The proposals under the Bill include a new form of arrangement between a company and its creditors for use where a company is, or is likely to become, in financial difficulty (an “Arrangement”), which bears many of the hallmarks of a scheme of arrangement, but includes some useful new aspects:

  • It would be possible to ‘cram down’ the claims of dissenting creditors across various voting classes, where the court determines that doing so would not result in a worse outcome for those dissenting creditors
  • The court can make a wide range of orders in connection with a transfer or amalgamation of interests between companies, including the transfer of liabilities and the allotment of shares

Given that the interests of shareholders could be crammed down under an Arrangement, the proposals may allow space for more companies to pursue debt-for-equity swaps where there is insufficient shareholders’ consent. Unlike a CVA, the interests of secured and/or preferential creditors could also be crammed down under an Arrangement, which could dramatically widen the restructuring options available to a company.

Ipso facto clauses – protection of supplies

Unlike many jurisdictions, the English legal system has generally allowed for the operation of so-called ipso facto clauses, which permit the termination or amendment of a contract in the event of an insolvency. Amendments have been made in the past to compel the continuance of certain essential supplies such as electricity, IT services and other utilities, but these have not extended to general contracts for the provision of goods and services – until now.

Under the Bill, where a company enters into an insolvency procedure, any provision in a contract for the supply of goods or services to that company which entitles the supplier to terminate the contract or ‘any other thing’ as a result of the insolvency shall not have effect (except where the company or insolvency office-holder consents). Suppliers are also prohibited from requiring the payment of past supplies as a condition for continued supply.

Exclusions apply to these provisions for certain types of supplier including banks and insurers. Insolvency netting and set-off arrangements remain available and are not affected by these proposed changes.

These changes will be of crucial importance to suppliers who might otherwise have been entitled to terminate supplies or impose conditions for continued supply under their contractual arrangements.

Temporary Insolvency Changes Related To COVID-19

The Bill includes a number of temporary measures which are designed to ease the impact of COVID-19 on businesses and the economy. If the Bill becomes law, most of these changes are proposed to take effect from 1 March 2020 and run until the later of 30 June 2020, or one month after the Bill comes into force as law. The Bill allows for the extension of this period by up to another six months. We call this the “Relevant Period”.

Ipso facto clauses and small businesses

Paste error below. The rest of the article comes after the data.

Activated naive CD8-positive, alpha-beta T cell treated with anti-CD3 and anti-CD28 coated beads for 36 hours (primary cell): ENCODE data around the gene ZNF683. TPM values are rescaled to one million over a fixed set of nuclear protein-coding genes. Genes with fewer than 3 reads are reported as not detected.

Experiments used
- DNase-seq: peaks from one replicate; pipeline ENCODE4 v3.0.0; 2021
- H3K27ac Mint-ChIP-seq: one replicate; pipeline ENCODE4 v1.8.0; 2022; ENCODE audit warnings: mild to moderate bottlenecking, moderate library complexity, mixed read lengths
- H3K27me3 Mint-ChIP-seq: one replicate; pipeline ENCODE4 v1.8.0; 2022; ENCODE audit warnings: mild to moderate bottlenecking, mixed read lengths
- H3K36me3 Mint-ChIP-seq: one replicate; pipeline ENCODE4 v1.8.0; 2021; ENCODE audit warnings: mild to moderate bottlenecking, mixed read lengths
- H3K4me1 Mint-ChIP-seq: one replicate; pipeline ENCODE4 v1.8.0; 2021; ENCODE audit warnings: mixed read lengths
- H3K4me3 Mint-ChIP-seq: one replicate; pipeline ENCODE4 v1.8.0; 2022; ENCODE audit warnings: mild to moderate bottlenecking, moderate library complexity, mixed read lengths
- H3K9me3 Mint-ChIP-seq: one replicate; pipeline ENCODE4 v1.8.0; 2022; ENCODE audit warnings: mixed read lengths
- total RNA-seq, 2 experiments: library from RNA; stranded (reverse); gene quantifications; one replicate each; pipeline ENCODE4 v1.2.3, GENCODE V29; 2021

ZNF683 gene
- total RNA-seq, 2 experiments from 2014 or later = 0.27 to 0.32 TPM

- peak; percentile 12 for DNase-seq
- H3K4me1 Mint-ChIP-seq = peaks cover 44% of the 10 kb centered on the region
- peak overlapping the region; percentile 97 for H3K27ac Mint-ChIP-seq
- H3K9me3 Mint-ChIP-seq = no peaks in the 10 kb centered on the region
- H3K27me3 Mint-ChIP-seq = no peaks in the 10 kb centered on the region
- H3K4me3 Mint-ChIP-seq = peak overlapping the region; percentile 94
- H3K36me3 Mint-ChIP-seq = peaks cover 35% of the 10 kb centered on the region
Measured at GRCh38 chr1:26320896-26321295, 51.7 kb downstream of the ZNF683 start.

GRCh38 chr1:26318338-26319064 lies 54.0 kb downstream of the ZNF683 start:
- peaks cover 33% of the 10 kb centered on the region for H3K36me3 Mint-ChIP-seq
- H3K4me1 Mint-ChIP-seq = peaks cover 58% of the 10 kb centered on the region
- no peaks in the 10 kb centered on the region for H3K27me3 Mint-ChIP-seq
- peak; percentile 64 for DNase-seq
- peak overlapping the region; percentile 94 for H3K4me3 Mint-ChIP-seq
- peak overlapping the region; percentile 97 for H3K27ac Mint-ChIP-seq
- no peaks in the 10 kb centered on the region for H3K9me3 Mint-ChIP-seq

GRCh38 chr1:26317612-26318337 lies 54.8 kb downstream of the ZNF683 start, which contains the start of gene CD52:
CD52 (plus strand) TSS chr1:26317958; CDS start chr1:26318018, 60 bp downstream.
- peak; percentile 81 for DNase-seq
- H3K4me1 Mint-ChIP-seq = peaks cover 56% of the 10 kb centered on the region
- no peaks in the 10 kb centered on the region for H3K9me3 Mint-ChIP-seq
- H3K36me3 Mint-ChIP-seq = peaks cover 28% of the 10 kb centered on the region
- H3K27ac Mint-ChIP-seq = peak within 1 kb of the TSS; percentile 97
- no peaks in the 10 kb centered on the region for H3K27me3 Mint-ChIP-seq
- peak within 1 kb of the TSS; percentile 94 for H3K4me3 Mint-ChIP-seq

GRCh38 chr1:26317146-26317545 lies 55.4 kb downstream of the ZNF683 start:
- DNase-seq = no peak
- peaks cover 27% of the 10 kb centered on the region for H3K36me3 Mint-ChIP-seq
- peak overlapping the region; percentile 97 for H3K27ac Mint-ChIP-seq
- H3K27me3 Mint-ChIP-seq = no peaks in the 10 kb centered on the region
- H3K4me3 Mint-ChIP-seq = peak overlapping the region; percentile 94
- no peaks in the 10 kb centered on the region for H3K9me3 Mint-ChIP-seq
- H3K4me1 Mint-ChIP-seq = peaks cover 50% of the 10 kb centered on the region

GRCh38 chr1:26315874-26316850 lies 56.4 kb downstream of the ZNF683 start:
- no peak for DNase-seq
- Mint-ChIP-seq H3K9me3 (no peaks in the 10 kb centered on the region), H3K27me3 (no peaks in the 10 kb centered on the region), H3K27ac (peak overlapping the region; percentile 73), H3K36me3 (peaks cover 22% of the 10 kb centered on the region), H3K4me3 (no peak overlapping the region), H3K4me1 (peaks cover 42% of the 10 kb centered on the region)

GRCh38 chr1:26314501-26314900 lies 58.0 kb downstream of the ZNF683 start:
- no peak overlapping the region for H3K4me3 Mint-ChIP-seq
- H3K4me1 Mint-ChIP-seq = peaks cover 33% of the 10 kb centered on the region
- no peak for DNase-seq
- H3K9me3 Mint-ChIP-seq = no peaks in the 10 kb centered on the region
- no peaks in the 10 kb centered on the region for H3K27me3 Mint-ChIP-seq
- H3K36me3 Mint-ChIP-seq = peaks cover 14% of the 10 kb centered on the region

During the Relevant Period, the provisions which prohibit the termination of, or amendment to, a contract for the supply of goods or services to an insolvent customer will not apply to “small” businesses. There are various statutory methods to determine whether a supplier is “small” but, broadly speaking, the supplier company must meet two of the following three conditions:

  • Turnover of not more than £10.2m
  • Aggregate assets on balance sheet of no more than £5.1m
  • Less than 50 employees

This will ease the impact on supplier companies, who could otherwise find themselves compelled to continue to supply to an insolvent customer which has not paid for its pre-insolvency supplies or services.

Winding up of companies

The ability of creditors to present a statutory demand or issue a winding-up petition will be restricted during the Relevant Period. The key restrictions are summarised below:

  • No winding-up petition may be presented on or after 27 April 2020 on the ground of inability to pay debts, where the statutory demand upon which the petition was based was served during the Relevant Period.
  • No winding-up petition may be presented by a creditor on or after 27 April 2020 unless the creditor has reasonable grounds for believing that COVID-19 has not had a financial effect on the debtor or that the circumstances behind the demand would have arisen notwithstanding COVID-19.
  • Where a winding-up petition was presented between 27 April 2020 and the coming into force of the legislation, if a court determines that the conditions above for presenting a petition were not met, that court may make an order to restore the position to what it would have been if the petition had not been presented.
  • If a winding-up petition is presented on or after 27 April 2020 and the company is deemed unable to pay its debts but it appears that COVID-19 had a financial effect on the company before the petition was presented, the court may only make a winding up order if it is satisfied that the grounds for the petition would have been satisfied notwithstanding the impact of the coronavirus.